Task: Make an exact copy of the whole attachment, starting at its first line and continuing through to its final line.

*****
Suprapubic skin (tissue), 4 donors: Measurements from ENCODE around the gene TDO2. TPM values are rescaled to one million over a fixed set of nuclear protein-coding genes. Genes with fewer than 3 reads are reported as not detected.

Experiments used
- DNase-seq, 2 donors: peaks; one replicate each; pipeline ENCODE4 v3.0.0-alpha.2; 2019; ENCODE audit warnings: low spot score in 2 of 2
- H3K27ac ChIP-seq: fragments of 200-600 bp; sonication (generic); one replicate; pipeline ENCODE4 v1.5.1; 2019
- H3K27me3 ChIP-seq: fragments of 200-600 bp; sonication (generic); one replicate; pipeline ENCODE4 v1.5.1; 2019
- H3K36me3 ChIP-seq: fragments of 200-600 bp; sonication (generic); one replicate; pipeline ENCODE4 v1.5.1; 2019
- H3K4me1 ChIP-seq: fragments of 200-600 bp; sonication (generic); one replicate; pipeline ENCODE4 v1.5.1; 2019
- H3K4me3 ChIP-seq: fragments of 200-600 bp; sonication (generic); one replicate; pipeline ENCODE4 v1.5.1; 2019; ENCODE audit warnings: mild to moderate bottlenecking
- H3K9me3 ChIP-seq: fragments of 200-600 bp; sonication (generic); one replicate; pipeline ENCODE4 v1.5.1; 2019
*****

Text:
Suprapubic skin (tissue), 4 donors: Measurements from ENCODE around the gene TDO2. TPM values are rescaled to one million over a fixed set of nuclear protein-coding genes. Genes with fewer than 3 reads are reported as not detected.

Experiments used
- DNase-seq, 2 donors: peaks; one replicate each; pipeline ENCODE4 v3.0.0-alpha.2; 2019; ENCODE audit warnings: low spot score in 2 of 2
- H3K27ac ChIP-seq: fragments of 200-600 bp; sonication (generic); one replicate; pipeline ENCODE4 v1.5.1; 2019
- H3K27me3 ChIP-seq: fragments of 200-600 bp; sonication (generic); one replicate; pipeline ENCODE4 v1.5.1; 2019
- H3K36me3 ChIP-seq: fragments of 200-600 bp; sonication (generic); one replicate; pipeline ENCODE4 v1.5.1; 2019
- H3K4me1 ChIP-seq: fragments of 200-600 bp; sonication (generic); one replicate; pipeline ENCODE4 v1.5.1; 2019
- H3K4me3 ChIP-seq: fragments of 200-600 bp; sonication (generic); one replicate; pipeline ENCODE4 v1.5.1; 2019; ENCODE audit warnings: mild to moderate bottlenecking
- H3K9me3 ChIP-seq: fragments of 200-600 bp; sonication (generic); one replicate; pipeline ENCODE4 v1.5.1; 2019